Indoor Planting Calendar

Spring has been slow to arrive ….. but we all know it will come and, before too long, summer will follow.

Do you start plants indoors from seed to transplant outside? If you are thinking of starting vegetable seedlings, here are some recommendations for gardeners in our area.

Things you could have started in March

The best time to sow pepper seeds indoors is the beginning of March. Try to keep them as warm as you can during germination by keeping the seed tray by a sunny window.

Seed your tomatoes about 8 weeks before the last frost (around early March).

Sow the seeds about 3 mm deep in a moist seedling mix. You won’t need excess light during germination but as soon as they emerge pour as much light on them as possible.

Things to start in April

Broccoli and Cauliflower
It’s a good idea to start broccoli from seed in early April to make sure it’s ready for harvest before the first hard frosts of fall. Provide lots of light and keep it inside until the last frosts have passed.

Cucumbers are easy to grow indoors and started them in mid April will give a convenient jump start to the season. Plant the seeds about a half inch deep in 3” pots. I recommend only planting 1-2 seeds per pot as they grow quickly.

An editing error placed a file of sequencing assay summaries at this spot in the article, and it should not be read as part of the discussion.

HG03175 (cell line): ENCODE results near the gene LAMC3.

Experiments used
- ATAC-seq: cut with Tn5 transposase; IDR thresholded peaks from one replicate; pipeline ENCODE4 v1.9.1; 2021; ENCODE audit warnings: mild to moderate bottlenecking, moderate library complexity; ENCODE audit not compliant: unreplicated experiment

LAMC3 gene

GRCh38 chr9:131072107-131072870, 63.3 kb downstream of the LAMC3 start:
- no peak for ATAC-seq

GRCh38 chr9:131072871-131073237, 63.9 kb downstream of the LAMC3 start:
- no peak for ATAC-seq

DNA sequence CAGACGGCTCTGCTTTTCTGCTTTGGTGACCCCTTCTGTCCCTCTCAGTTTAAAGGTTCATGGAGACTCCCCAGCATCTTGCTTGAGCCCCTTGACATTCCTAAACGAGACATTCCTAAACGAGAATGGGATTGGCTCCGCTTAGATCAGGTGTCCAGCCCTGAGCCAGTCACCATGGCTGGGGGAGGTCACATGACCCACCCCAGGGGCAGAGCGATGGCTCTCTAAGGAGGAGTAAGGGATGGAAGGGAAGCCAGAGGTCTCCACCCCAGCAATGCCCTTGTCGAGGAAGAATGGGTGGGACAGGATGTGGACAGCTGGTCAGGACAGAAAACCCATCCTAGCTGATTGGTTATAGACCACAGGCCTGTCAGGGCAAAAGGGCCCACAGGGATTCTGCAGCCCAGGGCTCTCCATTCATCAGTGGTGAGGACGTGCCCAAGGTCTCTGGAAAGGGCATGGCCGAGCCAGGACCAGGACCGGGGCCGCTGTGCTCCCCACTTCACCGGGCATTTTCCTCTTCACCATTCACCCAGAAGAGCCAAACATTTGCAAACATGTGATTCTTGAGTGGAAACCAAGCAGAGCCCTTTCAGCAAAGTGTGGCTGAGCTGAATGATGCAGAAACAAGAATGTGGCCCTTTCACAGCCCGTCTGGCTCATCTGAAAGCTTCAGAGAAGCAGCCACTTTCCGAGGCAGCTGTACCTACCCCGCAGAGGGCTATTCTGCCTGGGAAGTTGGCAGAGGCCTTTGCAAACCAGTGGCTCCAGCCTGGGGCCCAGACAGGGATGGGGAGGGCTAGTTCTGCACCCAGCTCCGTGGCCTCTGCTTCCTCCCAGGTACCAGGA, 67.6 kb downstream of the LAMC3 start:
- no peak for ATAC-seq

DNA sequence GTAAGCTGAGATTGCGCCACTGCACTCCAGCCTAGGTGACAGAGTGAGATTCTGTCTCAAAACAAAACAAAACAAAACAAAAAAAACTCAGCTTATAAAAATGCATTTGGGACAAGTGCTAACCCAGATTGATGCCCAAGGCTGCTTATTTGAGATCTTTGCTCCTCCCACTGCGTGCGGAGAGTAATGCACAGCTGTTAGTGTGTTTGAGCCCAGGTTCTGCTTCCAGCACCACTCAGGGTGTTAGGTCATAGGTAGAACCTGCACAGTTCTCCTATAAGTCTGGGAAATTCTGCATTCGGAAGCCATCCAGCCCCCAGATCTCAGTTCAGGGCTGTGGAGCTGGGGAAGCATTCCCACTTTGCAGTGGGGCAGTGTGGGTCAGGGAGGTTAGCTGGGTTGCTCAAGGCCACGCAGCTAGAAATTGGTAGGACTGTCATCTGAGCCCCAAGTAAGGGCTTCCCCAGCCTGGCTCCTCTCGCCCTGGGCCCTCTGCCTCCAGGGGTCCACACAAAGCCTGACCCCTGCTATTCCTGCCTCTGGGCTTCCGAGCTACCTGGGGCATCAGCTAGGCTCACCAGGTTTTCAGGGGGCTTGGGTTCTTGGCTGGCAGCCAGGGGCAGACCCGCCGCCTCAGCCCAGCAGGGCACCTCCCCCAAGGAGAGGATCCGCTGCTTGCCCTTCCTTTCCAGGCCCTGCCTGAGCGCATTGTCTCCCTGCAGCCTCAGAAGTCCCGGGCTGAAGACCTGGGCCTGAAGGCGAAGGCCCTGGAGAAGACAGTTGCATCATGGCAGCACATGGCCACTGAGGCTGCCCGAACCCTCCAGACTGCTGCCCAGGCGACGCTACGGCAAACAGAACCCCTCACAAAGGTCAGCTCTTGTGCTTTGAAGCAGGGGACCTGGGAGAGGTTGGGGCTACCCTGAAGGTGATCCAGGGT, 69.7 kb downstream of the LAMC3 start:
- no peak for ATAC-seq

The seeds prefer a temperature of 20-25 degrees C, but will germinate, albeit grudgingly, with slightly less.

Zucchini & Summer Squash
Starting squash from seed is easy and can be done in late April. Make sure you have a warm spot (above 20 degrees C if possible) and plant 1 or 2 seeds in each 3” pot.

Keep the soil moist and they will germinate in about a week. Give them as much light as possible and they’ll grow quickly. They grow quickly so don’t start them too soon.

Most other vegetable seeds can be seeded directly in the garden when the soil is warm — you can plant them a few weeks before the expected last frost as it will take time for them to germinate. We need a little sun and warm temperatures to warm our soil up this spring!!

Most flower seeds should have been started now if you already haven’t — they take a bit longer to get to a size suitable for spring transplanting.